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Juvenile nasopharyngeal angiofibroma: The expanded endonasal approach.

BACKGROUND: Juvenile nasopharyngeal angiofibroma (JNA) is a benign but locally aggressively vascular tumor that may involve the skull base and extend intracranially. Endoscopic excision has become the new standard for smaller tumors but remains a challenge for large tumors, leading some to advocate radiation therapy. We reviewed our experience managing JNA, specifically with respect to utility of the expanded endonasal approach (EEA) for lesions with skull base and intracranial extension.

METHODS: All cases of JNA at the University of Pittsburgh Medical Center from 1995 to 2006 were reviewed with respect to tumor size and location, vascular supply and results of embolization, skull base involvement and intracranial extension, surgical approach, blood loss, intraoperative and postoperative complications, and recurrence.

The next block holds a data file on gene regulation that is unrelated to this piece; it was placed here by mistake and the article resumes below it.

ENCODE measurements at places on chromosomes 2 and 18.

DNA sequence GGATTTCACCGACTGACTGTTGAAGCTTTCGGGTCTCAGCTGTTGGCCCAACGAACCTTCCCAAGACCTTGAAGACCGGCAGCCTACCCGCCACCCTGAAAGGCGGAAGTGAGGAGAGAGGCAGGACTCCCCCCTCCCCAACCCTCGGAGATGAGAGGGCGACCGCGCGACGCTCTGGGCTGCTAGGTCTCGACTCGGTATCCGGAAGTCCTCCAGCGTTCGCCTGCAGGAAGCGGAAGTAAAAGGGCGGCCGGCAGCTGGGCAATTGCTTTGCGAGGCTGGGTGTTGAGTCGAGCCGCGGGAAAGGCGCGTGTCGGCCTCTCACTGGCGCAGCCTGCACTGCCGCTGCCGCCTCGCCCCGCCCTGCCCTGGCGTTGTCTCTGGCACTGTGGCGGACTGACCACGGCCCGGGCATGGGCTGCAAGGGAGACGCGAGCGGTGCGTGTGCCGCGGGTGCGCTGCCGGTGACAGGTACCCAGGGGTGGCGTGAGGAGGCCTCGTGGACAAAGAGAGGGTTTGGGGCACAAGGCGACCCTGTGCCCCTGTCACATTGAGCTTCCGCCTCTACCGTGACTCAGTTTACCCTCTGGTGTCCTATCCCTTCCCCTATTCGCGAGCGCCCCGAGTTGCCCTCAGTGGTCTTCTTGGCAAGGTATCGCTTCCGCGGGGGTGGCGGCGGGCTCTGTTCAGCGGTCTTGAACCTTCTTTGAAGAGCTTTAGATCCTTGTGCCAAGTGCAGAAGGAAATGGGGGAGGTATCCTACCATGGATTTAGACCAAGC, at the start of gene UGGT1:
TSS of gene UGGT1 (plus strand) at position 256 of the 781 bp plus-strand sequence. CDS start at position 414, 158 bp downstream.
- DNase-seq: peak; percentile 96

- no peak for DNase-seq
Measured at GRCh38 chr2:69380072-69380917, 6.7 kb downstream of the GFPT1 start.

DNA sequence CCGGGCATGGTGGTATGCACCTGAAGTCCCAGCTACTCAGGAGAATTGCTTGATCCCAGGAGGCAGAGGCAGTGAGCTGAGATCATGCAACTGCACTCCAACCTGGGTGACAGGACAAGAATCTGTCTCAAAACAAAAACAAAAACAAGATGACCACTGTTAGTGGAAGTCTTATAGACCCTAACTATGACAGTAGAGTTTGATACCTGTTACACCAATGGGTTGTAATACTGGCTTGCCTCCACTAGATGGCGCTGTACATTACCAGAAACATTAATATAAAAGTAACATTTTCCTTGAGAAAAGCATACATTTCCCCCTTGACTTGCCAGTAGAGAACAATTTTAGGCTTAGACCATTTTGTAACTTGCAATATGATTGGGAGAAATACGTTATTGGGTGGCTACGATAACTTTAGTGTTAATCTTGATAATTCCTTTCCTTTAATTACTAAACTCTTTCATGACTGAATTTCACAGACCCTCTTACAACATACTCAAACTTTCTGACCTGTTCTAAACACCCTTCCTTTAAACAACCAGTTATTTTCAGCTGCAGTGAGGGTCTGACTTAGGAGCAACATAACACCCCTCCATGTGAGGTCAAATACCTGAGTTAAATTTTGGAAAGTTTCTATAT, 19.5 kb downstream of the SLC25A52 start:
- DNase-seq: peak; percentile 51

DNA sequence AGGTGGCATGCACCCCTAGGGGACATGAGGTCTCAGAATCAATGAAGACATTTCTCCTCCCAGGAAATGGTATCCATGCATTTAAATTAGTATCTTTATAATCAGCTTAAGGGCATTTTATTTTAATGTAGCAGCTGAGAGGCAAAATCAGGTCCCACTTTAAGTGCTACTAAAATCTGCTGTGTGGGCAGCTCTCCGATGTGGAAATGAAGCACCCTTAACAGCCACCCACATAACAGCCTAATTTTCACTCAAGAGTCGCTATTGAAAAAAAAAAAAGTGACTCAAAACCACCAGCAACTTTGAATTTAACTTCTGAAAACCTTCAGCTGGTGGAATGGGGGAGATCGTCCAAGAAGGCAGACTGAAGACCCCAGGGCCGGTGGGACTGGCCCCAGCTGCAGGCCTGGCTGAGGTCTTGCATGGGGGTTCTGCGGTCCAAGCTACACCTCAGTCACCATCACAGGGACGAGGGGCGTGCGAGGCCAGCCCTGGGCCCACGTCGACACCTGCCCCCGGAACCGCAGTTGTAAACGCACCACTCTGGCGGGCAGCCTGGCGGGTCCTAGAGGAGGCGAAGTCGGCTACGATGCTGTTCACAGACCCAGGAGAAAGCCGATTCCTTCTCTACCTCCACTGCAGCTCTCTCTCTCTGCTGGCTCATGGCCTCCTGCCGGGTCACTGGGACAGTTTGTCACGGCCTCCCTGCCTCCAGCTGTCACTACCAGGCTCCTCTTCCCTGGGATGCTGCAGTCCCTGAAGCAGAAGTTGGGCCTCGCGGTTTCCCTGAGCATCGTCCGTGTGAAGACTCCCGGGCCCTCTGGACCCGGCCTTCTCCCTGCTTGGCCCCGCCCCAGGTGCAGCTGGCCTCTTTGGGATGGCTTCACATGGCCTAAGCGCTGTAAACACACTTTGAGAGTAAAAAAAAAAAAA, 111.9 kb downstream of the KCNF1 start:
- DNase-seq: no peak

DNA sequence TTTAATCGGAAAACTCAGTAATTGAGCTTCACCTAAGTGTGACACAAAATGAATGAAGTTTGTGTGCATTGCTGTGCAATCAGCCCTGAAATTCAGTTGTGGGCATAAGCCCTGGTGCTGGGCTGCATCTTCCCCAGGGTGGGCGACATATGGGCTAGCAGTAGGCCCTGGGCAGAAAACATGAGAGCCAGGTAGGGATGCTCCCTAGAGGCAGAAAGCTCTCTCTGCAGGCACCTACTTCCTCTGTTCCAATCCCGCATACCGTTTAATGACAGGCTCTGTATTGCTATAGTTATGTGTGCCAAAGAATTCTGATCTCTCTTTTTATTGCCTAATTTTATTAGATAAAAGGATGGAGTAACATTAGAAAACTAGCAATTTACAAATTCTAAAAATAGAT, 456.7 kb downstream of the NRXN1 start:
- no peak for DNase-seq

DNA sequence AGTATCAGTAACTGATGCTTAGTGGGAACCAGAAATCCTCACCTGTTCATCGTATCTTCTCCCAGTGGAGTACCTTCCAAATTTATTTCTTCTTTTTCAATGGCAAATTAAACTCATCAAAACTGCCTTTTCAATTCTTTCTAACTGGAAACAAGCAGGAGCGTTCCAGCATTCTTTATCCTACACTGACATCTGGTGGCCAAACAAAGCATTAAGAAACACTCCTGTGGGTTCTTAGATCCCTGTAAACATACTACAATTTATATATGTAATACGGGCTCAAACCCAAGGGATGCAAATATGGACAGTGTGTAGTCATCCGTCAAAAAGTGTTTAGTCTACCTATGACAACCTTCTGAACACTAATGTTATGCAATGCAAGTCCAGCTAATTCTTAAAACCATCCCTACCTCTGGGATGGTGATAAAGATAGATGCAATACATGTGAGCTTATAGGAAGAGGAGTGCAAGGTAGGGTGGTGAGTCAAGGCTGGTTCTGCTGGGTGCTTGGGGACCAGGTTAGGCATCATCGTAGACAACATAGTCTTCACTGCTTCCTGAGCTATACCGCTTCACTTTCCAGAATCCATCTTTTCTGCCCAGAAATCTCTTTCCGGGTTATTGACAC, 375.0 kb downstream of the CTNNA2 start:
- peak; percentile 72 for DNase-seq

RESULTS: Thirty-one cases of JNA were identified. The majority of tumors were completely excised using the EEA, regardless of size or extension into adjacent compartments. Surgical excision of some tumors with intracranial blood supply was staged. Recurrence rates were not associated with extent of tumor or surgical technique. Long-term morbidity was minimal.

CONCLUSION: Most JNA, regardless of tumor extent, may be completely excised using EEA alone or in combination with minor sublabial incisions avoiding the morbidity associated with larger open approaches or postoperative radiation therapy.

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